I have done many sketches in various seasons. My most favorite painting of the barn—a summer/spring scene that I did three years ago, I donated it to the campus auction benefiting Cumberland Crossings’ fund. Several residents got together and bid more than $400 for the painting, with the executive director agreeing to hang it in the Davis Dining Room.


Of all the sketches and paintings I have done, that is probably the most special. It makes me feel good when I go to dinner and see my painting. More importantly, I enjoy the fact that it was liked enough to be placed where it could be shared with others.


Last year, I did a small watercolor winter scene of the barn. I printed 100 of them on Christmas cards that were sold in the gift shop to benefit the auxiliary. This year, I had another 100 printed. It was then that Diakon hosted a Christmas card art contest for residents. It turns out I won. It was quite an honor.


Anytime I can share my art with others is a pleasure. Over the years, I have started to sell my paintings and show them at local art shows—including at the Waynesboro and Mechanicsburg Art Centers.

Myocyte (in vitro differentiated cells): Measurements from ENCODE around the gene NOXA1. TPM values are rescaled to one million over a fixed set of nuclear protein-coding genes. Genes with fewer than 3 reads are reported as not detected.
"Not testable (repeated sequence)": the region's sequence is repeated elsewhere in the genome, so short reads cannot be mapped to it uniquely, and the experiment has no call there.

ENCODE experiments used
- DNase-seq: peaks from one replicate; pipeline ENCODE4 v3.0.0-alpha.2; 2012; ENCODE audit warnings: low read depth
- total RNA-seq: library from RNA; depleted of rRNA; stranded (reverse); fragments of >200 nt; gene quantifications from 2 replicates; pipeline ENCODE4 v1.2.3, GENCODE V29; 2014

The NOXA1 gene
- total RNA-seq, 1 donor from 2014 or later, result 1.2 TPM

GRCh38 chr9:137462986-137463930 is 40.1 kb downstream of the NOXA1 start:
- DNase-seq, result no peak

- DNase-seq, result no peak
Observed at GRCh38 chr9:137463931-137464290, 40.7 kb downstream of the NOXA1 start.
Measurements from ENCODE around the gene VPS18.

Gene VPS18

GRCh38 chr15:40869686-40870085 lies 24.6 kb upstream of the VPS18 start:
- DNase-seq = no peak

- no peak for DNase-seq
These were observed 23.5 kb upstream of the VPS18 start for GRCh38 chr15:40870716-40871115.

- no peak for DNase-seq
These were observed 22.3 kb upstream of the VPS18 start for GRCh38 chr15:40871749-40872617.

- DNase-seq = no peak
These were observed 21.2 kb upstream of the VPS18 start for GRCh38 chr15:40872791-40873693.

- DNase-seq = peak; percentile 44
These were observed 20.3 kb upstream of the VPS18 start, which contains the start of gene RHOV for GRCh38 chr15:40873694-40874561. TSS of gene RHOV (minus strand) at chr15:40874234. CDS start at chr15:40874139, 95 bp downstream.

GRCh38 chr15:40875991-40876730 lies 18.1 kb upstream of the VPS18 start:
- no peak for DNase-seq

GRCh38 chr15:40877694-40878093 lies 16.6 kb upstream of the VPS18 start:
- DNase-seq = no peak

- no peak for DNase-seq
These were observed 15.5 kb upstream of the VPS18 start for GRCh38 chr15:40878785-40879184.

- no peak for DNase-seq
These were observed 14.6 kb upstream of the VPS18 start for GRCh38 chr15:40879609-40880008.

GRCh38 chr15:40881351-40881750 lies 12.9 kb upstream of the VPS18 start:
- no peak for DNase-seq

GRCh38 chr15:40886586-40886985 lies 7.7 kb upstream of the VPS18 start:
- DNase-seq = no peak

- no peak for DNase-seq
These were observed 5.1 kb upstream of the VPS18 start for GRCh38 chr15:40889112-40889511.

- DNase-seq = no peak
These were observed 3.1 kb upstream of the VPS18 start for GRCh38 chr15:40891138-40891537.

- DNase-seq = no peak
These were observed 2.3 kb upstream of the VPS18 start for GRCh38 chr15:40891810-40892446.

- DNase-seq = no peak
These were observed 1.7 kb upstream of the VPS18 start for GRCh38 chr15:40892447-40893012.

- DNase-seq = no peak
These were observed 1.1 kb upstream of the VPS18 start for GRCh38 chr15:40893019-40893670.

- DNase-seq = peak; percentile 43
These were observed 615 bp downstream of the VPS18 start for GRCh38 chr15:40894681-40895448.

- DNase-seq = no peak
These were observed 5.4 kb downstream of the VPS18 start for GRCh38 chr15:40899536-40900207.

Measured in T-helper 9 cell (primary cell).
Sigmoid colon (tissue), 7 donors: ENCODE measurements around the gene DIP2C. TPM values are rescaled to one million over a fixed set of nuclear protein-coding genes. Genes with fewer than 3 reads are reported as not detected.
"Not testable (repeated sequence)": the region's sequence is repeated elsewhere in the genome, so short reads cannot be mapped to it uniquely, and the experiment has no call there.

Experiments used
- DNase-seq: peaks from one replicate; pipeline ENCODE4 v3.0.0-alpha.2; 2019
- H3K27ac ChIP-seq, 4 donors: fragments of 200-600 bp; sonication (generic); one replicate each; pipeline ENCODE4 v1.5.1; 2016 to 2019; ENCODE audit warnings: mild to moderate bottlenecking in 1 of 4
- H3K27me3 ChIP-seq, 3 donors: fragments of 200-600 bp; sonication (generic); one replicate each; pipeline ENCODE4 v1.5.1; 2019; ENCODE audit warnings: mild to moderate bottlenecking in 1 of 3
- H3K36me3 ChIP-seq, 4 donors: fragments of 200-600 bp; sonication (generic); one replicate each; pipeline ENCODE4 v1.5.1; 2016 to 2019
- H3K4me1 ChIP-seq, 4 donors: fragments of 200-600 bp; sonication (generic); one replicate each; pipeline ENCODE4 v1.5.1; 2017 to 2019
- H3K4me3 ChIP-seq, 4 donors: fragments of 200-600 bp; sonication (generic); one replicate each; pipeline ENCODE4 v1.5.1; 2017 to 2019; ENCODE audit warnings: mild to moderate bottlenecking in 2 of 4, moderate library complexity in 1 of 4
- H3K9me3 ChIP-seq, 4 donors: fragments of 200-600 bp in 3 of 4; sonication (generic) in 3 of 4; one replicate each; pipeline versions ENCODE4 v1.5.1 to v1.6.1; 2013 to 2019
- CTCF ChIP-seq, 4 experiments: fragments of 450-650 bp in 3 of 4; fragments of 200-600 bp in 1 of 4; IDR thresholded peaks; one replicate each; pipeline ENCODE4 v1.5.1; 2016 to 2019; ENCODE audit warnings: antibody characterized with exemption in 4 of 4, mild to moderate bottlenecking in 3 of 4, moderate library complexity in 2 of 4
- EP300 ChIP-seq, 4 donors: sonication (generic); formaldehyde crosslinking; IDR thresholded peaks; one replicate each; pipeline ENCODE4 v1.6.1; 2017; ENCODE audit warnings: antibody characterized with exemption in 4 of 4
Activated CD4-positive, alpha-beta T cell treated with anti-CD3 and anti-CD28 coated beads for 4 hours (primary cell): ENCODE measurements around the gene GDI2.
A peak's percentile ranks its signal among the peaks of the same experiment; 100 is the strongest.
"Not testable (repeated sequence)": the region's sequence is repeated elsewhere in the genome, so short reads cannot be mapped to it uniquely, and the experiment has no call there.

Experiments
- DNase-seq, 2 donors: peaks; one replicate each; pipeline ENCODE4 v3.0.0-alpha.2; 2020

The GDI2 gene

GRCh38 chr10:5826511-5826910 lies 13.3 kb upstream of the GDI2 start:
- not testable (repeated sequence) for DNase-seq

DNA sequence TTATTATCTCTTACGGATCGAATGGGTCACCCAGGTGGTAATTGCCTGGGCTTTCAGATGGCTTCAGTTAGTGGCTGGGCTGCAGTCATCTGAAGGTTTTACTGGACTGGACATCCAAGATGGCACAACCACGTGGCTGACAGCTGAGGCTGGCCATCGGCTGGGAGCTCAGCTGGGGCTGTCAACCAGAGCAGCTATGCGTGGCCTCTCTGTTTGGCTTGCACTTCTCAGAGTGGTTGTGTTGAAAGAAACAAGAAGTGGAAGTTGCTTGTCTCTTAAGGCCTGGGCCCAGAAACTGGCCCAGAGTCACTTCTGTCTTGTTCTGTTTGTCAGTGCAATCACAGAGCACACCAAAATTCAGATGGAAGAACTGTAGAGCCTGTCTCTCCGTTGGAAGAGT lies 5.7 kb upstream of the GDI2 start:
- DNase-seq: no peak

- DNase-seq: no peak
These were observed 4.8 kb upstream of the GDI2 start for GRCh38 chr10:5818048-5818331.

My children and grandchildren have their walls lined with things that I have painted—a bottle nose dolphin, a church in Cumberland, Maryland, and airplanes to name a few. I was recently asked how many pieces of art I have produced. I am really not sure. I have three or four sketch books and completed more than 80 paintings. Some are simplistic—others are more detailed.


I work under Parkinson’s Law—the adage that “work expands as to fill the available time for its completion.” However, normally I sit for about an hour at a time to paint. It is therapeutic and relaxing. It is something you can do to allow your mind to be carried away from personal problems. It is an escape. It definitely keeps me going and gives me a reason to get up in the morning.



—Dale Fernandes, 85

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Making learning a part of really living

When you’ve spent most of your life learning to make a living, how do you make the transition to learning for the simple sake of learning?